Chlorine is a disinfectant and sanitizer, while shock kills ammonia commonly associated with body oils, saliva, urine and perspiration. The type of shock you use will also account for how much shock you use in the pool. Add shock to the pool water at night when the hot sun is going down. Before you add shock to your pool, you need to know how many gallons of water are in the pool.
Measure the size of the pool to determine how many gallons of water the pool has. Multiply the length by the width by the depth of the pool. Multiply that number by 7.5 if the pool is rectangular or square, and by 5.9 if the pool is round. For pools with a shallow end and a deep end, measure the shallow end, measure the deep end, add the two together and divide by two to find the average depth of the pool. The equation is length times width times depth times 7.5 or 5.9 (multiplier) to derive the number of gallons in the pool.
Use 2 lbs. of lithium hypochlorite for every 10,000 gallons of water in the pool if you have normal use conditions. Use 3 lbs. for every 10,000 gallons if the pool is used heavily. Lithium hypochlorite adds 35 percent available chlorine to the pool and has a pH value of 10.8 parts per million (ppm). Suspend swimming for eight hours after adding the shock.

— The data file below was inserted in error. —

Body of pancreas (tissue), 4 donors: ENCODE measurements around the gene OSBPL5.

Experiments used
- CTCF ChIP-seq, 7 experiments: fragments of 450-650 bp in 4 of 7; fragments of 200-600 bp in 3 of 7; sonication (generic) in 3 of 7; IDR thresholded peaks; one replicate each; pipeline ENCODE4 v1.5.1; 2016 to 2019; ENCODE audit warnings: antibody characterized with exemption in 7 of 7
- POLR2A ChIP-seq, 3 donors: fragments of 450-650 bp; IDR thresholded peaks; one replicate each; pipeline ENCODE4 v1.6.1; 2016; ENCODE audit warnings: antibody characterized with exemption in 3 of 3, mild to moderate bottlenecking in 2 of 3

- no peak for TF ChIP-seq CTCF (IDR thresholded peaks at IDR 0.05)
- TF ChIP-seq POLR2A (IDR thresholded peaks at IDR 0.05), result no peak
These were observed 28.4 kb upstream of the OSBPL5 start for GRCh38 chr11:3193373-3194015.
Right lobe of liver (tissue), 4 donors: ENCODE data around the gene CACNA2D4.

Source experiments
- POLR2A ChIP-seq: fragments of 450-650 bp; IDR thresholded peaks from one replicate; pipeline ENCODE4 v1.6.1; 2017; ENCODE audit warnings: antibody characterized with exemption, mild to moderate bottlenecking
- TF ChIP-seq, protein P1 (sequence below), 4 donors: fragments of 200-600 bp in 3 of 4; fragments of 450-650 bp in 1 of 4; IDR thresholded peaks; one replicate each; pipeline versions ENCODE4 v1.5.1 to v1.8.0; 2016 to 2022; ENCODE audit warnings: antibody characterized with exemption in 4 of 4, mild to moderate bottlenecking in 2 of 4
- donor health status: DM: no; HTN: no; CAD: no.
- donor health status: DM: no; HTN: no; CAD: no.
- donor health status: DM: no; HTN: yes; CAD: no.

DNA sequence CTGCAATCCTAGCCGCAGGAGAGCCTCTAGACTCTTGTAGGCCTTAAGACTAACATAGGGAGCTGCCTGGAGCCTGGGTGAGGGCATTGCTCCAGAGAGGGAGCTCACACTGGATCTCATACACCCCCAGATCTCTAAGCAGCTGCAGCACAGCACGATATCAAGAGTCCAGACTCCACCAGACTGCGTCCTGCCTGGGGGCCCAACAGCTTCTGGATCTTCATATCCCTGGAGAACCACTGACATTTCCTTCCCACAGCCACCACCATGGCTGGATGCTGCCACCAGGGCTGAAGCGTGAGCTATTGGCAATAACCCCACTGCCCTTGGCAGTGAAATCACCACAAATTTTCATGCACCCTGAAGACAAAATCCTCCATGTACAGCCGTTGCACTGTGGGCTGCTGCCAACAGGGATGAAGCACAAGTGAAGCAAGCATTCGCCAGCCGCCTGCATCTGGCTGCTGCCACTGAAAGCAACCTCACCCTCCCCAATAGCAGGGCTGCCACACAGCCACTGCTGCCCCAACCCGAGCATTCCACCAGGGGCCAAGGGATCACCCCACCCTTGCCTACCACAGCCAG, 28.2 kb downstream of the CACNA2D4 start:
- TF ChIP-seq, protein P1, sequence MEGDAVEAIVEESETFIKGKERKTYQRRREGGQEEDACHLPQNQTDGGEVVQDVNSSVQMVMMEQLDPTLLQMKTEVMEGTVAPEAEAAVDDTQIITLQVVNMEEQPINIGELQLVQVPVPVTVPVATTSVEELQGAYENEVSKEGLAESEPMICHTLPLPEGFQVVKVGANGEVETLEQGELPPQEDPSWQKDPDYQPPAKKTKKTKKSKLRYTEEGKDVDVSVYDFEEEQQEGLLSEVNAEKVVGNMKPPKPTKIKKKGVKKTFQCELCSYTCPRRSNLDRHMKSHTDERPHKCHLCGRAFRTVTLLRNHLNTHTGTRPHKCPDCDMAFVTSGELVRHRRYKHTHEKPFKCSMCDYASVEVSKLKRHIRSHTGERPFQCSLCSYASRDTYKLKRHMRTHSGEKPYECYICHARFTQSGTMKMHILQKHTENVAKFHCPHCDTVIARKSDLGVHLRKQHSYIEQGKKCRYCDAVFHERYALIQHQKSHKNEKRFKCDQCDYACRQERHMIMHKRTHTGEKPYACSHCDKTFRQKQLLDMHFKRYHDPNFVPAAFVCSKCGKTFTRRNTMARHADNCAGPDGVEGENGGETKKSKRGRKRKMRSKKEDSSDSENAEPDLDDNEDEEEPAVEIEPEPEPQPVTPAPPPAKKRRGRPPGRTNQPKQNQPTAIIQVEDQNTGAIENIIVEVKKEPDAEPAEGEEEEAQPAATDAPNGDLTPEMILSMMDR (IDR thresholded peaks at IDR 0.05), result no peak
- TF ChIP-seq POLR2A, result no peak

Use calcium hypochlorite at a rate of 1 lb. per every 10,000 gallons of water in the pool for normal conditions, or use 2 lbs. of product for every 10,000 gallons in pools that are heavily used. Calcium hypochlorite has calcium byproduct that can raise the hardness of the water, but it has about 68 percent available chlorine and a pH of 11.8 ppm. Wait eight hours before swimming in the pool.
Use non-chlorine shock (potassium peroxymonosulfate) at a rate of 1 lb. per every 10,000 gallons of water in the pool for normal conditions, or use 2 lbs. of product for every 10,000 gallons in pools that are heavily used. Non-chlorine potassium peroxymonosulfate has a pH of 2.3 ppm and no available chlorine. You can swim in the pool 15 minutes after adding this product.